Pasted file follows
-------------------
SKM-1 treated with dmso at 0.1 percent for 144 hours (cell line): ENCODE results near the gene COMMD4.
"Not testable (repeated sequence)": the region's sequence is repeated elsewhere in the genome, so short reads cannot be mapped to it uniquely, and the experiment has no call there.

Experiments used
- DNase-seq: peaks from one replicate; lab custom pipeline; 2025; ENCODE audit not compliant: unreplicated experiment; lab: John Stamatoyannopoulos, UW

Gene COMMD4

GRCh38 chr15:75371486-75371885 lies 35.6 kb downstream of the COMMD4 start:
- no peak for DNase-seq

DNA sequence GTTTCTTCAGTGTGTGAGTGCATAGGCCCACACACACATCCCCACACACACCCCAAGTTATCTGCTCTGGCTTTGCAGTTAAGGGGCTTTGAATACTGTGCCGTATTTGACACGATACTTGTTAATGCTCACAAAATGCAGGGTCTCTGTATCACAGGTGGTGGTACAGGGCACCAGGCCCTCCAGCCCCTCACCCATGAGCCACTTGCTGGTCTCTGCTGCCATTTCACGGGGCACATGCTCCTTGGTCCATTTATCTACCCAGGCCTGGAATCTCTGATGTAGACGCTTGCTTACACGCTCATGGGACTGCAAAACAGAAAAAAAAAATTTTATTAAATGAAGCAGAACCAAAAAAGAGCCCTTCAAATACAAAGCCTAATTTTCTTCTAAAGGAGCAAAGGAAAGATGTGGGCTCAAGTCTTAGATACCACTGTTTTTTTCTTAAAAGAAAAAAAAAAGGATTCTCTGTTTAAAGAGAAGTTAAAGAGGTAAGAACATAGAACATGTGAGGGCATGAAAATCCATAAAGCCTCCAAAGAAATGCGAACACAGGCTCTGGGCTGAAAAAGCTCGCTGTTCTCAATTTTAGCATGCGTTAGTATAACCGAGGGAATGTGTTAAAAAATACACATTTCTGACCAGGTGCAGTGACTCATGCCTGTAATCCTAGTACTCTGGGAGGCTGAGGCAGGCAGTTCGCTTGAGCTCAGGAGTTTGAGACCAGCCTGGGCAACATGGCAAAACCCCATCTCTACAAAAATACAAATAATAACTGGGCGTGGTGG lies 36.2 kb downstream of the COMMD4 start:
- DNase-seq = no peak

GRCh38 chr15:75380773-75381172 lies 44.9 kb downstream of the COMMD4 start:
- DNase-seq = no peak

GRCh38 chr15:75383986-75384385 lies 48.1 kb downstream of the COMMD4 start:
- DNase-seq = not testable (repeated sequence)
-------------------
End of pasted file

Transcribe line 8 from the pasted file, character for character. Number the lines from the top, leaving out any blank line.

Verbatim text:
DNA sequence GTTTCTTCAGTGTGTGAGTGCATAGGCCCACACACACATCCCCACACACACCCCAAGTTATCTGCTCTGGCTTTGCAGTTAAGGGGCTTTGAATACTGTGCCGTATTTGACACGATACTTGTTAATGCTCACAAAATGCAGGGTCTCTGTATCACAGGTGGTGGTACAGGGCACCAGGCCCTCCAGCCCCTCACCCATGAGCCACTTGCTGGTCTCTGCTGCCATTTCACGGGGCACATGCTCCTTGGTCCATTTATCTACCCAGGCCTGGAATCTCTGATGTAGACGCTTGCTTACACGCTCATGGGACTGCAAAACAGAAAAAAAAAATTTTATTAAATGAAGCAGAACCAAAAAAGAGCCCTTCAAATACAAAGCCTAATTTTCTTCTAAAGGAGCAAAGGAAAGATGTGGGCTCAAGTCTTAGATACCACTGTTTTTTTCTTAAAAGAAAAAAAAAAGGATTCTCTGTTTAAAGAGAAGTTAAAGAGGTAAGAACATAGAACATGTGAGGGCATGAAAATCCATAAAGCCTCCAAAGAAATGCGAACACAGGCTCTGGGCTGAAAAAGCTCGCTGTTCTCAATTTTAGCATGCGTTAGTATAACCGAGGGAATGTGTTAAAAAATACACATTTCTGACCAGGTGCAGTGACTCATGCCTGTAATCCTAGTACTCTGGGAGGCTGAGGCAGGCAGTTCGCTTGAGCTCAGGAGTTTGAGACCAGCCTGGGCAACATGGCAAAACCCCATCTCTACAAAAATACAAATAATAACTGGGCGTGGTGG lies 36.2 kb downstream of the COMMD4 start: